In the past few months, the Yulin Dog Meat Festival in China has made rounds on social media. During that time, thousands of animals, particularly dogs, are slain and eaten as part of the celebration. However, this tradition has gotten the attention of the world. People are now signing petitions with an aim to stop this annual Chinese festival.
As the odd festival went viral, many diverted their attention to another celebration that honors animals in the best possible way—Nepal’s Kukur Tihar Festival.
Every October, the entire country of Nepal celebrates the animals, much like they would during the Festival of Lights or Diwali. Instead of slaughtering animals, they celebrate their existence by covering them with colorful dyes and garlands. Not only are the ordinary dogs given honor in this five-day festival, on the second day, competitions are held for police dogs in recognition of their service.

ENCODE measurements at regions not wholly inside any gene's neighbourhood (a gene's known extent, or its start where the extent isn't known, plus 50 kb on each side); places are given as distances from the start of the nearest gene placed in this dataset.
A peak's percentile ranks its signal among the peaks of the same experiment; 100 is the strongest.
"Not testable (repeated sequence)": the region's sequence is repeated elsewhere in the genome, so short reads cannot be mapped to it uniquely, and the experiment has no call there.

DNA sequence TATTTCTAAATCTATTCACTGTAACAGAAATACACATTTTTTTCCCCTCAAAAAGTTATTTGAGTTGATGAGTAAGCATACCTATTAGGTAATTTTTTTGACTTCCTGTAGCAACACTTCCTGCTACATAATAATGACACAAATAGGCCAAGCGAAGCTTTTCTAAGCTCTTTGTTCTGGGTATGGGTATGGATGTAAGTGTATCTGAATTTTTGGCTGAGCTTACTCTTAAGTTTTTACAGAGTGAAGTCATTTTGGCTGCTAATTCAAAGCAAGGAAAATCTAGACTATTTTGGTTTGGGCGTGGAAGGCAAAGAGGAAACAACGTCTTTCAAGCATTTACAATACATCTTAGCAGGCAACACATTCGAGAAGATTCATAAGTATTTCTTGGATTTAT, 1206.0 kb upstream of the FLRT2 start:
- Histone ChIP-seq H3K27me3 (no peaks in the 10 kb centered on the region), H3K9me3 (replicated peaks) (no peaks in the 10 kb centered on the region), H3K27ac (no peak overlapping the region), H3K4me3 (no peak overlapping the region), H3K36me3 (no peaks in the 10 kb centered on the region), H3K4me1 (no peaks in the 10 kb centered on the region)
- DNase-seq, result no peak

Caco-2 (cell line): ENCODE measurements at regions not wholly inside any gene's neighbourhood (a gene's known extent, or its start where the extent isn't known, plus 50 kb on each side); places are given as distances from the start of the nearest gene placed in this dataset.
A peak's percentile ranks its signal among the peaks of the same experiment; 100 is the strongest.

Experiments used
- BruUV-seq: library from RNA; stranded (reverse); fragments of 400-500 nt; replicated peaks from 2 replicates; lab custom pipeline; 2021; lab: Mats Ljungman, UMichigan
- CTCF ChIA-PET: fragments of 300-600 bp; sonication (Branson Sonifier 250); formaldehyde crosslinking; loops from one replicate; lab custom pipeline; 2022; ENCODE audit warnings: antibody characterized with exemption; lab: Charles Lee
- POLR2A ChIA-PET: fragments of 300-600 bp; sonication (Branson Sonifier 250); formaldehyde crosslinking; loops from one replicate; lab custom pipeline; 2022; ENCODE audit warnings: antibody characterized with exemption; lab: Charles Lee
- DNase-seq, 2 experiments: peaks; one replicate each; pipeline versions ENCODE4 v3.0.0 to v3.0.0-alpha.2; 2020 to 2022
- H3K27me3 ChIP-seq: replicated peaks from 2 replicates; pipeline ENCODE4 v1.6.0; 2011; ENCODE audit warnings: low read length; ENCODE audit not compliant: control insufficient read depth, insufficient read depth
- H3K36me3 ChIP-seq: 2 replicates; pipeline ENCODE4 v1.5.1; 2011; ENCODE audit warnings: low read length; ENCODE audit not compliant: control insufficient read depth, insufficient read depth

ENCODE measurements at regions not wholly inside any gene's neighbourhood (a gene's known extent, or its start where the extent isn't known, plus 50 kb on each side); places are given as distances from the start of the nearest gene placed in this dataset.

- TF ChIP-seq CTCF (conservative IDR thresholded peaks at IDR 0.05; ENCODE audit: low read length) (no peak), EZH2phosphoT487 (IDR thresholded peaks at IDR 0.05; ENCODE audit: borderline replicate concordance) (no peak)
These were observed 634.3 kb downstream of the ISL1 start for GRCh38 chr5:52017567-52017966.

According to the Deutsche Presse-Agentur,
The first day is dedicated to the worshipping of the crow, considered the messenger of death or Yamaraj by Hindus. The dog is worshipped as the representation of the Hindu god Bhairav on the second day. The third day is dedicated to the cow, considered the representation of the goddess of wealth, Laxmi. The bull is worshipped as the representation of the earth on the fourth day.”
The fifth and final day of the festival is dedicated to sisters honoring their brothers.